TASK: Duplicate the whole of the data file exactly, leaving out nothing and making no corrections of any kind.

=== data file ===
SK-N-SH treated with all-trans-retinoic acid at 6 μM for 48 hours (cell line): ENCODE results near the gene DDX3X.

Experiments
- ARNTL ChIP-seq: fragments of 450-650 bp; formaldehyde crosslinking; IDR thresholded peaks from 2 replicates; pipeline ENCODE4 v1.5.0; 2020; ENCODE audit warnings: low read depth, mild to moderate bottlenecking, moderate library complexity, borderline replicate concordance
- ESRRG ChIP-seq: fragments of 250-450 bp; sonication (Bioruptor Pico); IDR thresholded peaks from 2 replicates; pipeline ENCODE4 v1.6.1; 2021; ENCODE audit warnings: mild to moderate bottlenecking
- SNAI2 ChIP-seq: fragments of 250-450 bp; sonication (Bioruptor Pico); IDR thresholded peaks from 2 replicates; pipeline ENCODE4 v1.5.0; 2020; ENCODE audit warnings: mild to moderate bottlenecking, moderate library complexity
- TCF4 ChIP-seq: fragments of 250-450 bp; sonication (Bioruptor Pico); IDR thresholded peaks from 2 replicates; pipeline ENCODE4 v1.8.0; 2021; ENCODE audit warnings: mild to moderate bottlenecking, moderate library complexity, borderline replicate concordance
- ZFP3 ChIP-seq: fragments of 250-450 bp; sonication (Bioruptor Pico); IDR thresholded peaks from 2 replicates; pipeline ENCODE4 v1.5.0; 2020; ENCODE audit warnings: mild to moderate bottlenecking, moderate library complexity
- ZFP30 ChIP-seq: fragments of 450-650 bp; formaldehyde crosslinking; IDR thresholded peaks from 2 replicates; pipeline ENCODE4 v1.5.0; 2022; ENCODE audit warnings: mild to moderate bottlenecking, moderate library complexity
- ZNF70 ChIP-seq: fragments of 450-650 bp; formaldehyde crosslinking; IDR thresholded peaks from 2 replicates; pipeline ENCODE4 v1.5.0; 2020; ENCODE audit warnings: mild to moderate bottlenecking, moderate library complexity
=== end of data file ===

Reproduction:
SK-N-SH treated with all-trans-retinoic acid at 6 μM for 48 hours (cell line): ENCODE results near the gene DDX3X.

Experiments
- ARNTL ChIP-seq: fragments of 450-650 bp; formaldehyde crosslinking; IDR thresholded peaks from 2 replicates; pipeline ENCODE4 v1.5.0; 2020; ENCODE audit warnings: low read depth, mild to moderate bottlenecking, moderate library complexity, borderline replicate concordance
- ESRRG ChIP-seq: fragments of 250-450 bp; sonication (Bioruptor Pico); IDR thresholded peaks from 2 replicates; pipeline ENCODE4 v1.6.1; 2021; ENCODE audit warnings: mild to moderate bottlenecking
- SNAI2 ChIP-seq: fragments of 250-450 bp; sonication (Bioruptor Pico); IDR thresholded peaks from 2 replicates; pipeline ENCODE4 v1.5.0; 2020; ENCODE audit warnings: mild to moderate bottlenecking, moderate library complexity
- TCF4 ChIP-seq: fragments of 250-450 bp; sonication (Bioruptor Pico); IDR thresholded peaks from 2 replicates; pipeline ENCODE4 v1.8.0; 2021; ENCODE audit warnings: mild to moderate bottlenecking, moderate library complexity, borderline replicate concordance
- ZFP3 ChIP-seq: fragments of 250-450 bp; sonication (Bioruptor Pico); IDR thresholded peaks from 2 replicates; pipeline ENCODE4 v1.5.0; 2020; ENCODE audit warnings: mild to moderate bottlenecking, moderate library complexity
- ZFP30 ChIP-seq: fragments of 450-650 bp; formaldehyde crosslinking; IDR thresholded peaks from 2 replicates; pipeline ENCODE4 v1.5.0; 2022; ENCODE audit warnings: mild to moderate bottlenecking, moderate library complexity
- ZNF70 ChIP-seq: fragments of 450-650 bp; formaldehyde crosslinking; IDR thresholded peaks from 2 replicates; pipeline ENCODE4 v1.5.0; 2020; ENCODE audit warnings: mild to moderate bottlenecking, moderate library complexity